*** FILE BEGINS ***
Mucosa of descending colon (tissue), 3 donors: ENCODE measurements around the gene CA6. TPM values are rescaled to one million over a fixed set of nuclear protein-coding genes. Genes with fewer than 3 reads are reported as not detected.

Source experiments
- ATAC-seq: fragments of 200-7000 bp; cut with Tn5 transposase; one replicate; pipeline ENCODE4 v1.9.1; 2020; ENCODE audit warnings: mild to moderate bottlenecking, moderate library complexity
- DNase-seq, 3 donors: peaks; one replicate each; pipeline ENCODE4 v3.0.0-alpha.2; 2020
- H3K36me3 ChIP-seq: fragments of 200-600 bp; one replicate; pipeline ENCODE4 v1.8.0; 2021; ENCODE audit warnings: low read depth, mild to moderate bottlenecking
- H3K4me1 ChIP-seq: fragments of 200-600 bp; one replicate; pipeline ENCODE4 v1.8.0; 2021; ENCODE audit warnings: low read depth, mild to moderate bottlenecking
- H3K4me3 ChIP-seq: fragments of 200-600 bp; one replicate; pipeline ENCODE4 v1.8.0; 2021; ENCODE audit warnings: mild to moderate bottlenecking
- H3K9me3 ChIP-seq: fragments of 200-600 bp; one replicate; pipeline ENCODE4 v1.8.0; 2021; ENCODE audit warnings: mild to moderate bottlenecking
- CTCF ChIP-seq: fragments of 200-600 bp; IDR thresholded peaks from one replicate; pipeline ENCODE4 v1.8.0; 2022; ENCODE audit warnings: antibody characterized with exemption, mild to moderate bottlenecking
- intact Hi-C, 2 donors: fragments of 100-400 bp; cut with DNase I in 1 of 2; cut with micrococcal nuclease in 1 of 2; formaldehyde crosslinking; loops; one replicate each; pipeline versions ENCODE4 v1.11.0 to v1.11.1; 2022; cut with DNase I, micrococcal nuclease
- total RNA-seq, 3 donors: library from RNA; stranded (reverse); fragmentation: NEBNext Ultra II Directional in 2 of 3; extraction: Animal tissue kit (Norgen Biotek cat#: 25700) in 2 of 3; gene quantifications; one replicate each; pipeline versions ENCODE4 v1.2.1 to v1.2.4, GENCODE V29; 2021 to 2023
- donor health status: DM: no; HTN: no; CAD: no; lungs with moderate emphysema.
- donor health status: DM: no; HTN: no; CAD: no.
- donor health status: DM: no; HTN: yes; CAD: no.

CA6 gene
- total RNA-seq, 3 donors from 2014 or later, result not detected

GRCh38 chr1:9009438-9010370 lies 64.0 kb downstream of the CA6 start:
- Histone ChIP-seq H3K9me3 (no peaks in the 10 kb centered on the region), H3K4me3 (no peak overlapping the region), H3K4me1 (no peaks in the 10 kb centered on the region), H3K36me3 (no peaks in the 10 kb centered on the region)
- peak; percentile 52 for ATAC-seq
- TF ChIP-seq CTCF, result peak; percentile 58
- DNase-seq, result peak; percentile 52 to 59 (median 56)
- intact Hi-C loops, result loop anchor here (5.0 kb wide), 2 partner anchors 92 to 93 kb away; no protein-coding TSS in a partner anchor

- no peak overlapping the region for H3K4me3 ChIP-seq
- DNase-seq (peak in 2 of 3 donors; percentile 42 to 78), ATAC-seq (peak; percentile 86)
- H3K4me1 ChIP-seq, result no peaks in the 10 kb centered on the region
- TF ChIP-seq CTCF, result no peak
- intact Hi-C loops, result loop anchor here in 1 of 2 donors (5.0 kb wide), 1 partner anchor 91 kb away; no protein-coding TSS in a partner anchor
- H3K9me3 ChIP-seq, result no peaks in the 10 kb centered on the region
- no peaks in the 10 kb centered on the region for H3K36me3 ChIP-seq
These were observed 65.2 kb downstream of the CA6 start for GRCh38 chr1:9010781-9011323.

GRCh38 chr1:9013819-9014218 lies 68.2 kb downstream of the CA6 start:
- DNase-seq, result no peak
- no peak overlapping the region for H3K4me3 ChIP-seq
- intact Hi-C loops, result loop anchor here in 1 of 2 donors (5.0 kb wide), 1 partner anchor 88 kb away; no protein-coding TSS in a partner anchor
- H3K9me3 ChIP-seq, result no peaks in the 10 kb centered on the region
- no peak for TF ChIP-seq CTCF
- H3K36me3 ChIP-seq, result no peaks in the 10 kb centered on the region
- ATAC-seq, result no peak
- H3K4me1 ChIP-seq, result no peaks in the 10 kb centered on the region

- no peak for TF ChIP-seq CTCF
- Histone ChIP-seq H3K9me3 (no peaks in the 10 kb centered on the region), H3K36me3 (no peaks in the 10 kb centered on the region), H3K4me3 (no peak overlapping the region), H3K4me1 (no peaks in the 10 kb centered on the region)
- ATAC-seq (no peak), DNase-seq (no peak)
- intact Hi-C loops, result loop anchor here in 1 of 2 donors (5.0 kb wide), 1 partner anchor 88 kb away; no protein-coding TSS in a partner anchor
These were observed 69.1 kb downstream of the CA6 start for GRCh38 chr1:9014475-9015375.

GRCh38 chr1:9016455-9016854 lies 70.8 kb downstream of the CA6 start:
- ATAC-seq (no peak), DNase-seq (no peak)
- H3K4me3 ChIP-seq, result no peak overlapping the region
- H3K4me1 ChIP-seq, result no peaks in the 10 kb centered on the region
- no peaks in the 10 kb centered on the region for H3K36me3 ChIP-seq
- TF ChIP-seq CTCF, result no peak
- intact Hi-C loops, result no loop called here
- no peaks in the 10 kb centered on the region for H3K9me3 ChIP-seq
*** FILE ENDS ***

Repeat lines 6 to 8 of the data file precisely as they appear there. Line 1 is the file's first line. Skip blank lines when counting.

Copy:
- H3K4me1 ChIP-seq: fragments of 200-600 bp; one replicate; pipeline ENCODE4 v1.8.0; 2021; ENCODE audit warnings: low read depth, mild to moderate bottlenecking
- H3K4me3 ChIP-seq: fragments of 200-600 bp; one replicate; pipeline ENCODE4 v1.8.0; 2021; ENCODE audit warnings: mild to moderate bottlenecking
- H3K9me3 ChIP-seq: fragments of 200-600 bp; one replicate; pipeline ENCODE4 v1.8.0; 2021; ENCODE audit warnings: mild to moderate bottlenecking